Sustainability is everyone's business. We need to use fewer resources so future generations can thrive.
I started this business unaware of the astronomical waste that the fashion and accessories industries create, and I was shocked to learn how harmful production is for the environment and the workers.
“Nearly 70 million barrels of oil are used each year to make the world’s polyester fiber, which is now the most commonly used fiber in our clothing. But it takes more than 200 years to decompose.” —Forbes
Being a small business is awesome because we get to build things the right way from the ground up. Being self funded allows us to focus on our product without the pressure of churning constant profit. I want Fierce Hazel to appeal to everyone without harming the planet.
As a cyclist I desperately needed a durable, weather-proof bag to fit my needs, so I started there. With my small budget, I set out to test the market. Most factories require a high minimum order quantity and encourage companies to order more product than needed. But what happens to unsold product? It gets thrown away.
Excessive consumption is unsustainable for the planet. Period.
I was stoked to find a factory that took my small order. Despite the fact that the price is a little higher, the benefit is less waste.
Another obstacle was sourcing materials. Textile mills often require a minimum purchase of 300 yards of fabric, which is A LOT of fabric.
My solution was to use material that was already on the factory floor (deadstock).
This means working closely with the factory so they can save the best fabrics and remnants for us to use! It’s tricky but when it comes together, it’s magic.
People tend to hold on to a bag longer than an item of clothing so we set out to make a high quality, super functional product that will last a lifetime.
Simple and timeless is our thing, but rescuing material means flexibility in the design.
You’ll see that in the Echelon All-Conditions Pouch: The Featherweight is a mix of ultra-lightweight ripstop, and the Ballistic edition uses a super durable 420 denier fabric. Same design, different fabrics but once again, all deadstock.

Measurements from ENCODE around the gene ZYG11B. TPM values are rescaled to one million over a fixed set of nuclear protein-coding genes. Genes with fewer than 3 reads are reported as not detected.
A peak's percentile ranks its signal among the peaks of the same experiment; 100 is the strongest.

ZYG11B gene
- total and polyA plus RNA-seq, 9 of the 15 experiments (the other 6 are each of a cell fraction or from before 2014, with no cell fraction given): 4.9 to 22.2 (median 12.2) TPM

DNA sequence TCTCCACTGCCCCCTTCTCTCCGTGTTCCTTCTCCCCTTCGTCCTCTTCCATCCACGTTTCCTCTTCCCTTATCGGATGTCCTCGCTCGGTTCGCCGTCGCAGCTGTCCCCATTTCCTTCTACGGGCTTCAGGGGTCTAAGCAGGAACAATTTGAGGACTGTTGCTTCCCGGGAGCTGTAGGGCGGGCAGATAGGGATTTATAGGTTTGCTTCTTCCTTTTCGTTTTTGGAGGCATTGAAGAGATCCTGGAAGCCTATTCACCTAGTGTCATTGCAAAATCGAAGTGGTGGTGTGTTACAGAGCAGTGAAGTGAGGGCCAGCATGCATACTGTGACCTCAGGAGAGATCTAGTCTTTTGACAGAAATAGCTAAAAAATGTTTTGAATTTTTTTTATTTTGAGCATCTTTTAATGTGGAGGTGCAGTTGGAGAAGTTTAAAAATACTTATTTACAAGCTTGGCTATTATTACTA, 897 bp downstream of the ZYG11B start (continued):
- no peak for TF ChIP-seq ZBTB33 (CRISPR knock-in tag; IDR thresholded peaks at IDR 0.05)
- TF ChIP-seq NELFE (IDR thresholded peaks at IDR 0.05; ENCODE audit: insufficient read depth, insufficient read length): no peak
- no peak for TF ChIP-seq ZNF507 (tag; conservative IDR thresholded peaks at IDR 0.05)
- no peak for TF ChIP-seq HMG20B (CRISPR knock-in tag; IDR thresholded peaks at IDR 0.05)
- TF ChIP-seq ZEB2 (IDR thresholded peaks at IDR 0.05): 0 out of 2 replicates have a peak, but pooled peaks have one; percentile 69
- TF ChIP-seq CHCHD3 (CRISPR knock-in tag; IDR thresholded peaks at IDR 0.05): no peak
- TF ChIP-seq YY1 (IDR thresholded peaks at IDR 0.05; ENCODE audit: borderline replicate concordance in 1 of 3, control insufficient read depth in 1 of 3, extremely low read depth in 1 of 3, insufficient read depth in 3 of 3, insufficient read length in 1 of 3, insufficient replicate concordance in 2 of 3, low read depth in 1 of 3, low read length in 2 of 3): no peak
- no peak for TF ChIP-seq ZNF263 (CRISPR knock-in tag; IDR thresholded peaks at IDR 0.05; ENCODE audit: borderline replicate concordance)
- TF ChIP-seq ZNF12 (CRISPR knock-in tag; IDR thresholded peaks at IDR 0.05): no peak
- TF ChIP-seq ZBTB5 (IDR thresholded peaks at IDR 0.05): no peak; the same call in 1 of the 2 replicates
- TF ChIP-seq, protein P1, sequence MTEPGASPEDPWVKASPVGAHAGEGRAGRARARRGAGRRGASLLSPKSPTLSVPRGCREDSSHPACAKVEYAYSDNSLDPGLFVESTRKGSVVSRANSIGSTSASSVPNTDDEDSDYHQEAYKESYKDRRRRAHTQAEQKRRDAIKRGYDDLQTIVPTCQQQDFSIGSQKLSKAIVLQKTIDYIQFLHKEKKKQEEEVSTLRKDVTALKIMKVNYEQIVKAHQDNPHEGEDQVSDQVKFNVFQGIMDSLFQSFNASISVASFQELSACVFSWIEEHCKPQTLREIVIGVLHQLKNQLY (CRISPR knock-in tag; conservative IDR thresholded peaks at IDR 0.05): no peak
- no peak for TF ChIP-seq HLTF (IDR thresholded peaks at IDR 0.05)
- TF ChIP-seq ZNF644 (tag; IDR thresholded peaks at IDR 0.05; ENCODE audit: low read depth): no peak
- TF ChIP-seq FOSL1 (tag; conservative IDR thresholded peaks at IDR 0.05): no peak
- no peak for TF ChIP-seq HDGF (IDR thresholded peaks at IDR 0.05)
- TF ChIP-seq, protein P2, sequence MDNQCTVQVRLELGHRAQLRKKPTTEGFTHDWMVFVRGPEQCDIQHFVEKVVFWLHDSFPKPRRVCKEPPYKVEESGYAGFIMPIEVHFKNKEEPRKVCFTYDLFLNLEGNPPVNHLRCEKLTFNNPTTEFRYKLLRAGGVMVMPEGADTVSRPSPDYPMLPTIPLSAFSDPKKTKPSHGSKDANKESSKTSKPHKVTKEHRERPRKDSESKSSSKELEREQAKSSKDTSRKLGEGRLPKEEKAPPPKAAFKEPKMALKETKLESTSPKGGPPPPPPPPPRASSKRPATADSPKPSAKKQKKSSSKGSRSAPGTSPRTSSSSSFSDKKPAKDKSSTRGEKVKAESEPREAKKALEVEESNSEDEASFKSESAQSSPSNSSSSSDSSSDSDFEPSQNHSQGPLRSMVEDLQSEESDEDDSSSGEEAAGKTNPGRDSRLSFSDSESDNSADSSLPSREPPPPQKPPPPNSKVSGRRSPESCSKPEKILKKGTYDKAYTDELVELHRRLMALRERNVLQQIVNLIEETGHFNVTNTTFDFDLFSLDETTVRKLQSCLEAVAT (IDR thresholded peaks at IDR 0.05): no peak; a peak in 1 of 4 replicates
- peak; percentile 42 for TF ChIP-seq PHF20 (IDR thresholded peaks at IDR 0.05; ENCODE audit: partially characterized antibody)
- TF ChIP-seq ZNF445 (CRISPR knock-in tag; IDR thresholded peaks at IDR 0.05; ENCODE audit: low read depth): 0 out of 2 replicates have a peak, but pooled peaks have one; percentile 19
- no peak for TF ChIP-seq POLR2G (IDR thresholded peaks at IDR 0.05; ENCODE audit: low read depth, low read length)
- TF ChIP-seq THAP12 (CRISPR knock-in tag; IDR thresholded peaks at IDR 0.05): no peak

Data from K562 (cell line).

Let’s face it, it would have been much easier just to buy the exact fabric I wanted but this way is a lot more sustainable.
Branding is so important for a new business, and initially I thought about using custom designed zipper pulls for brand recognition. I scraped that after a visit to a zipper pull factory in Vietnam. Each one of those pieces is poured by hand into little molds by a factory worker. But also all that plastic … so whenever possible I use webbing instead of a plastic pull.
But I can say from my visit to Vietnam that I feel confident in the factories I work with not only deliver a high quality product but pay a living wage with reasonable working hours and a good work environment.
No sustainability without ethics.
I spent a week and had access to the entire facility. It’s a small factory (in comparison to other factories) employing 150-200 people. No one checks bags as people leave because there’s trust within the company. There’re no uniforms because the employees voted against them and lunch is provided daily for everyone. Work stops at 5:30 each evening.
I am also the first woman owner the factory owner has ever worked with.
At Fierce Hazel we are conscious of our own sustainability within our office and we reuse and recycle every item we can. Our internal shipping products are either compostable, recyclable or made from post-consumer waste. Use what you have. But if you have to buy new, choose well and thoughtfully.